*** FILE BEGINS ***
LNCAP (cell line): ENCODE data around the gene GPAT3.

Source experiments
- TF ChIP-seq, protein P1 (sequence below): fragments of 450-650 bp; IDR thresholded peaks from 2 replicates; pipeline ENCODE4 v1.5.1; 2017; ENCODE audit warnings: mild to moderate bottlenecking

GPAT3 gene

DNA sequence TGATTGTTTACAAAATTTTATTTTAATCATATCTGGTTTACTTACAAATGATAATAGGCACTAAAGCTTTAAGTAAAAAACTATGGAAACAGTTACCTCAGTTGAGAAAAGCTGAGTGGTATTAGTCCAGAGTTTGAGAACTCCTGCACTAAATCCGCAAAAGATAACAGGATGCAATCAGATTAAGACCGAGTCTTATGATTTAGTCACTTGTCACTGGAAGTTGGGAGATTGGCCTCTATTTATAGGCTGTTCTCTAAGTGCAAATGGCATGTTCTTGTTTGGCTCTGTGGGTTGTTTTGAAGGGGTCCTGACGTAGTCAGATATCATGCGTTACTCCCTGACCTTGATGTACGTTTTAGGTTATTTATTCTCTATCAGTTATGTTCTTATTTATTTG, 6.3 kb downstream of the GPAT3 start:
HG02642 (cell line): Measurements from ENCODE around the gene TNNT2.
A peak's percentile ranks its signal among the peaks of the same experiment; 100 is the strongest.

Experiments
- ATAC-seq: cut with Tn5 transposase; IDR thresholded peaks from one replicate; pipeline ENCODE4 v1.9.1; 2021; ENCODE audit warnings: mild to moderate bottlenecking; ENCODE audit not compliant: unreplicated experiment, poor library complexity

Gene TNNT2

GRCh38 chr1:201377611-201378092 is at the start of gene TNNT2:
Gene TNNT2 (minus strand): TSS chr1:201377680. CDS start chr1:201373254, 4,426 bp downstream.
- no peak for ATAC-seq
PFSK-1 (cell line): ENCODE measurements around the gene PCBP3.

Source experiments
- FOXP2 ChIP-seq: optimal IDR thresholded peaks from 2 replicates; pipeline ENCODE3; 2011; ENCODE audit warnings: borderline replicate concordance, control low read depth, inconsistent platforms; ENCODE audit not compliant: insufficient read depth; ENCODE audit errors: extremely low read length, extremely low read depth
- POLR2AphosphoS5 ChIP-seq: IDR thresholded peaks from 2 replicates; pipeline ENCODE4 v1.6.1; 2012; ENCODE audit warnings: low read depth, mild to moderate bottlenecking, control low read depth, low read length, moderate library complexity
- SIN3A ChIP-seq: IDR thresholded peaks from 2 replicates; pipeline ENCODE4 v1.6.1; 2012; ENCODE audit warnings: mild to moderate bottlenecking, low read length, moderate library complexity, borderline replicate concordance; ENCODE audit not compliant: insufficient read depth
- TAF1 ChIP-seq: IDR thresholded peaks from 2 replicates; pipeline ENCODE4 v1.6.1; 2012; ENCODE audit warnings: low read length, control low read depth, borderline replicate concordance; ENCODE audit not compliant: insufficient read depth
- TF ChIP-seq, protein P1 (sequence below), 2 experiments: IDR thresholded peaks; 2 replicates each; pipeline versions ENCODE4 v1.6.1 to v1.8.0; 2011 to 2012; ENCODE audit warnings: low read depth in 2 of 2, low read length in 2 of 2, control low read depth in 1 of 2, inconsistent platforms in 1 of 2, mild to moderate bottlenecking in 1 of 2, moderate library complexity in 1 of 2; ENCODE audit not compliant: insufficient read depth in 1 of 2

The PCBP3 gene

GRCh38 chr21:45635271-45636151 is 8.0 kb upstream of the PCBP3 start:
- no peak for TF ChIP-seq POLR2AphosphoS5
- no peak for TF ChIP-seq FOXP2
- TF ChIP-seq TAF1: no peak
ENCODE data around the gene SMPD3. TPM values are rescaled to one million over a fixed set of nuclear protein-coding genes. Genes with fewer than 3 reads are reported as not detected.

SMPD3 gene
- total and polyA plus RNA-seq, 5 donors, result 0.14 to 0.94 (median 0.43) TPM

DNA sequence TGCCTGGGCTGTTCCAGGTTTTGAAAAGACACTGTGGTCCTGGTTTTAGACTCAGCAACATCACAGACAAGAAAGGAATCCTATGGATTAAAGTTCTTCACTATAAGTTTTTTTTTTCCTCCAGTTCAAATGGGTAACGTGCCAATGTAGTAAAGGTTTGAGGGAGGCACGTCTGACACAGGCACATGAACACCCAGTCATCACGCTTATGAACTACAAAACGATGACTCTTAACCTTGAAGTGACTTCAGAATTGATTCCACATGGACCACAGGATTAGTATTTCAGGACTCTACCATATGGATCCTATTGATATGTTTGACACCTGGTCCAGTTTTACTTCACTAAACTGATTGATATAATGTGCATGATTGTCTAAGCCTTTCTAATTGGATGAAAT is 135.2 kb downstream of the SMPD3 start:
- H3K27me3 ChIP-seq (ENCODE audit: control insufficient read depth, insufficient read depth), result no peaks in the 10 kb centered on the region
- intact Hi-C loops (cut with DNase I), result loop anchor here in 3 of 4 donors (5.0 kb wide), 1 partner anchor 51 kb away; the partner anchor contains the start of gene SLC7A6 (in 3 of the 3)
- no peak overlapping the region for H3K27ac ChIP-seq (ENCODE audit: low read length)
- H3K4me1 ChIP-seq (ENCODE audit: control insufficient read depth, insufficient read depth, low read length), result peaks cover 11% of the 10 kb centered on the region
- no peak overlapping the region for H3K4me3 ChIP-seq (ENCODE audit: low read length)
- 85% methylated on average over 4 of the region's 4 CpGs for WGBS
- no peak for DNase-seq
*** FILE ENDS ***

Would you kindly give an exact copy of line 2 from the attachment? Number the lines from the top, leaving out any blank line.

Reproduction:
Source experiments